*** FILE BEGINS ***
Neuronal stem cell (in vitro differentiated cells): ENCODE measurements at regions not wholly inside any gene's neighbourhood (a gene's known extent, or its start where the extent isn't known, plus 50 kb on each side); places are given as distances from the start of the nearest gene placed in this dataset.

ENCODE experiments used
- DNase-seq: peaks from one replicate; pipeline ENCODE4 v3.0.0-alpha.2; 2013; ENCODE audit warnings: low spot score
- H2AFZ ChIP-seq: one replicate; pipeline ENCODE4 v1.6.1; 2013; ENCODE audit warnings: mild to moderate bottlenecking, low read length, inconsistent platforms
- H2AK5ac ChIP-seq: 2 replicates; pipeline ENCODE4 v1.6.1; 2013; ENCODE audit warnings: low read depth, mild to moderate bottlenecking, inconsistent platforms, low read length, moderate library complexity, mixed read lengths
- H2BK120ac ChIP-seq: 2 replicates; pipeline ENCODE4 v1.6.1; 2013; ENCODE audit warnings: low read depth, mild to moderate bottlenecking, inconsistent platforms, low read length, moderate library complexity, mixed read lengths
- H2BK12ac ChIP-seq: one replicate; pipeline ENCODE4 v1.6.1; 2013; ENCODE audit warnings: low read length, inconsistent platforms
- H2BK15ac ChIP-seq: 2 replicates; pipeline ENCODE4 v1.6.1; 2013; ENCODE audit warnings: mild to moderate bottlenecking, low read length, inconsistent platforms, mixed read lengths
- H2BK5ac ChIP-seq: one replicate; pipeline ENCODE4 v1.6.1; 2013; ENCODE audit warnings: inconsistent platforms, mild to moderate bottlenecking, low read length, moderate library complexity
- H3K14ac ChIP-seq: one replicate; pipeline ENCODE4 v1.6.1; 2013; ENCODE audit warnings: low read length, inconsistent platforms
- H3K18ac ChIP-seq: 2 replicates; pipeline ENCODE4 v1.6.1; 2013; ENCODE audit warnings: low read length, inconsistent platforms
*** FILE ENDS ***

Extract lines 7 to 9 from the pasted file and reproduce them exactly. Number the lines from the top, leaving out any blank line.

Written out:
- H2BK12ac ChIP-seq: one replicate; pipeline ENCODE4 v1.6.1; 2013; ENCODE audit warnings: low read length, inconsistent platforms
- H2BK15ac ChIP-seq: 2 replicates; pipeline ENCODE4 v1.6.1; 2013; ENCODE audit warnings: mild to moderate bottlenecking, low read length, inconsistent platforms, mixed read lengths
- H2BK5ac ChIP-seq: one replicate; pipeline ENCODE4 v1.6.1; 2013; ENCODE audit warnings: inconsistent platforms, mild to moderate bottlenecking, low read length, moderate library complexity